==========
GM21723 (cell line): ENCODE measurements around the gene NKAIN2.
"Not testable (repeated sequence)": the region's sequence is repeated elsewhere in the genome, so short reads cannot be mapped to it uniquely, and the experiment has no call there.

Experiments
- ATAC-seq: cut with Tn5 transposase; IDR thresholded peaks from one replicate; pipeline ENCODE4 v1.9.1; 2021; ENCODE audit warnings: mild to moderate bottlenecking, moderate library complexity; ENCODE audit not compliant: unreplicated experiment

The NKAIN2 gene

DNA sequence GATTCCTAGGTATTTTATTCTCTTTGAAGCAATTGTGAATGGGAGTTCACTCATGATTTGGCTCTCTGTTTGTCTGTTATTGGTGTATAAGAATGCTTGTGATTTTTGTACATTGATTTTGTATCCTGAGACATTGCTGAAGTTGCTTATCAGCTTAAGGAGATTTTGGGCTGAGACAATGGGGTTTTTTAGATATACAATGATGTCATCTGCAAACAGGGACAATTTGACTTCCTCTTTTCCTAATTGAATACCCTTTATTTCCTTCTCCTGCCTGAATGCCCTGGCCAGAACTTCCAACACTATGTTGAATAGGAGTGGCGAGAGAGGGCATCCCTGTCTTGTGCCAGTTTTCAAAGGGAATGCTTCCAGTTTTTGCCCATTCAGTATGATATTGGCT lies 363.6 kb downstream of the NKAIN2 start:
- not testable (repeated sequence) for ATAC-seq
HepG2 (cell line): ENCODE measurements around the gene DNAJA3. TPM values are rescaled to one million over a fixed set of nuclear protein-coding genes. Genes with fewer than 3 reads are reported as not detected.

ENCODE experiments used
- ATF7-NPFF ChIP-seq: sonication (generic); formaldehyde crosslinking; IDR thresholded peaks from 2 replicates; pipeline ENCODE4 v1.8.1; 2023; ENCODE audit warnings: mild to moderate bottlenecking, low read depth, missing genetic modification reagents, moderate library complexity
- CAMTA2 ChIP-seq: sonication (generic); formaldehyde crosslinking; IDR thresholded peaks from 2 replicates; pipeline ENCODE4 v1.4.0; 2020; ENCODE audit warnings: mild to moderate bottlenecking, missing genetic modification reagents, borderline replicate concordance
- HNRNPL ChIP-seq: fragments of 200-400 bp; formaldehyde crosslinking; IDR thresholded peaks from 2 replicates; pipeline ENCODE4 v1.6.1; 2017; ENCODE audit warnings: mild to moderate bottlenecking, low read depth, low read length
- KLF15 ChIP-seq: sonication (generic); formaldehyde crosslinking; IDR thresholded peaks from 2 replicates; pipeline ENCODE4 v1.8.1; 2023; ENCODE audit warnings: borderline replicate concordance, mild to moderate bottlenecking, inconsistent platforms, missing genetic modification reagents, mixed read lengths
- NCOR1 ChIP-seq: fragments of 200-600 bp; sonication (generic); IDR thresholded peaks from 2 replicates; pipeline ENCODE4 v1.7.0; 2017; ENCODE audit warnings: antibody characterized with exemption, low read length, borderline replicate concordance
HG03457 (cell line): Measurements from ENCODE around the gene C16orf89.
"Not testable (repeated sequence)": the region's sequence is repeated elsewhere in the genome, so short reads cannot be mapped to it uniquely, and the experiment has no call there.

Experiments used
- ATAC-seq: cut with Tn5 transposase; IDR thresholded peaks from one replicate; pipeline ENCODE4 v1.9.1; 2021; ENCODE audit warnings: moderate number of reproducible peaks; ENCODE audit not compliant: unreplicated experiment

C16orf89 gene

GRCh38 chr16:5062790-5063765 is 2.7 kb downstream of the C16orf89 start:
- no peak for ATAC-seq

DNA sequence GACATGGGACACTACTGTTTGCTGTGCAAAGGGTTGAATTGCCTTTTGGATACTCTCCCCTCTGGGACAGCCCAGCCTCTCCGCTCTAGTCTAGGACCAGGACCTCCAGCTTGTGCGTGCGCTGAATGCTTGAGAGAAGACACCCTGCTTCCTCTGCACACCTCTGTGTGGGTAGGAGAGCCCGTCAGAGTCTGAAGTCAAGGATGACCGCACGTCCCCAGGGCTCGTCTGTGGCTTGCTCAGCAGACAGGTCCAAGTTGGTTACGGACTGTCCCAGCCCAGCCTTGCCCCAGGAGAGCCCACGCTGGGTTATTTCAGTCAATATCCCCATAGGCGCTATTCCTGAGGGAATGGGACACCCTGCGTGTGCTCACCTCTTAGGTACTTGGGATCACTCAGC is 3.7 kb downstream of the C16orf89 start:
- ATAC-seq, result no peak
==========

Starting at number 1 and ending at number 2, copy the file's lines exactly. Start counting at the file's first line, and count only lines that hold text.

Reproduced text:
GM21723 (cell line): ENCODE measurements around the gene NKAIN2.
"Not testable (repeated sequence)": the region's sequence is repeated elsewhere in the genome, so short reads cannot be mapped to it uniquely, and the experiment has no call there.